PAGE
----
The University of Michigan, an encyclopedic survey ... Wilfred B. Shaw, editor.
University of Michigan.

THE first of the "Laws and Ordinances of the University of Michigania" concerns the procuring of a seal for the new University. It is dated September 12, 1817, and is signed by John Monteith; the original may be seen in the manuscript record-book now in the University Library, and it has been printed in the Records of the University of Michigan, 1817-1837 (p. 21). The design for the seal is described as "representing six pillars supporting a dome, with the motto 'Epistemia' at their base, and the legend, 'Seal of the University of Michigania,' around the margin, and light shining on the dome from above." This ordinance further provides that until the seal should be procured the president might use any temporary seal which was convenient. In all probability the seal never was actually produced and put in use, for comissions signed by John Monteith in the following year, 1818, are sealed with a plain wafer, and in 1824, after the name of the University had been changed and its government placed in the hands of a board of trustees, the matter was taken up anew.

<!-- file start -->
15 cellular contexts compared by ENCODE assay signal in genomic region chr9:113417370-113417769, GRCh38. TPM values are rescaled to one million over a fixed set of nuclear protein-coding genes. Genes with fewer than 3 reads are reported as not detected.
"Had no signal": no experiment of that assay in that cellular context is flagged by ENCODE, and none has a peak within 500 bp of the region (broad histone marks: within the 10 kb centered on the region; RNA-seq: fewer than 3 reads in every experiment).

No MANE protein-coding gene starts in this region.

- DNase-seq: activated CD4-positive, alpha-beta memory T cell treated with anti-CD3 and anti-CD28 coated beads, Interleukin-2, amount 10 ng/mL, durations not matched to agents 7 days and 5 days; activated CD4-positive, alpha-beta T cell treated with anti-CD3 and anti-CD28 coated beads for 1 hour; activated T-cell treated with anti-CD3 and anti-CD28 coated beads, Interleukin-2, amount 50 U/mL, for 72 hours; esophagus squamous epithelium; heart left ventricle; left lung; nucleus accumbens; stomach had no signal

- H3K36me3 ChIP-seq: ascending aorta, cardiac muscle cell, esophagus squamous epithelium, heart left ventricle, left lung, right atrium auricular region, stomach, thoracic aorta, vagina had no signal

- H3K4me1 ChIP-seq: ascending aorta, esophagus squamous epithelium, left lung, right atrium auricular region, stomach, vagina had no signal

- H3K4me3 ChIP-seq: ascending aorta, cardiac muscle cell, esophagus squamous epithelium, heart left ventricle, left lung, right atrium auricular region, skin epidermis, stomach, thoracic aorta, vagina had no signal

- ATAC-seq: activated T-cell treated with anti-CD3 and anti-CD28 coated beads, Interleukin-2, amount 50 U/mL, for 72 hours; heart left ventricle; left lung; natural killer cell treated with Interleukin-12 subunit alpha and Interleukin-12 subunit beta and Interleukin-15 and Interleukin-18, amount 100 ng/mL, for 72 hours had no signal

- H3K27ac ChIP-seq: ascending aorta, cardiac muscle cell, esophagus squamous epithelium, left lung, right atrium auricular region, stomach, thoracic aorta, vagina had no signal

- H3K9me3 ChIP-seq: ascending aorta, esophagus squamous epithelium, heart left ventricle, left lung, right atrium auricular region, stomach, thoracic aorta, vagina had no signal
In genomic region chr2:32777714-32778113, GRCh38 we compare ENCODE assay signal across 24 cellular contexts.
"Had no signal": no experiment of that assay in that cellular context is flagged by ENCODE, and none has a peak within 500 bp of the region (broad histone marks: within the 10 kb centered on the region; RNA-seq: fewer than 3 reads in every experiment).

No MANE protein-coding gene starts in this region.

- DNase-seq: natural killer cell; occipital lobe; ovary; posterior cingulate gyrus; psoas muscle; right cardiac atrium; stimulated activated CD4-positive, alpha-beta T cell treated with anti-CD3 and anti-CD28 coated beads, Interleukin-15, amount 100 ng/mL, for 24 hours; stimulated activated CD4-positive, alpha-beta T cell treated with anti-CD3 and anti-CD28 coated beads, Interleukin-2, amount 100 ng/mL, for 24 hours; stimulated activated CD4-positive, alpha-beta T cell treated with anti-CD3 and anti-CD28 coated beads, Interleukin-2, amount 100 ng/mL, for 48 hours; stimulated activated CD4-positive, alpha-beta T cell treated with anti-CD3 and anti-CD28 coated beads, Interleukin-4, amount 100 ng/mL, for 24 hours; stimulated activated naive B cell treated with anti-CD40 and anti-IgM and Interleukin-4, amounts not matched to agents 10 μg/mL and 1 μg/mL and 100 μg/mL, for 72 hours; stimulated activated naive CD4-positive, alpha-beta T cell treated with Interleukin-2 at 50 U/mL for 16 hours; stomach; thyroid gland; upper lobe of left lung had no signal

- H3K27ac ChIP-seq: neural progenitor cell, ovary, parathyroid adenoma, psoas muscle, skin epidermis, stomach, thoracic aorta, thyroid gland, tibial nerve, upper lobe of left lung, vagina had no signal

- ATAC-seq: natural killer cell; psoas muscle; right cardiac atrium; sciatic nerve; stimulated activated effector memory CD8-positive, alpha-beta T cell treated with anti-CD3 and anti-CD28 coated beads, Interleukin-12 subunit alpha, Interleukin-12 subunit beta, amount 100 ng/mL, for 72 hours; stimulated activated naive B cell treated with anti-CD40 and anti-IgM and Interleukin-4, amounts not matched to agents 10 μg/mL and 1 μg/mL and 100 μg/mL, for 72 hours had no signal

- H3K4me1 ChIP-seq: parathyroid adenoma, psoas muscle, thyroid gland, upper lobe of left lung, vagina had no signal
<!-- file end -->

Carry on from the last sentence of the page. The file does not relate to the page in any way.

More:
On October 29, 1824, the president of the Board, Lewis Cass, was made a committee "to cause a seal to be procured for the University with a proper device thereon." On April 30, 1825, the seal was adopted. It is described as "having upon it certain emblematick devices, and these words near the circumference, 'Seal of the University of Michigan.'" James O. Lewis was paid $25 for making this seal. Unfortunately, no impression from it is in the University's collections, although there must have been frequent occasions to use it in connection with the numerous land transactions of the Board of Trustees.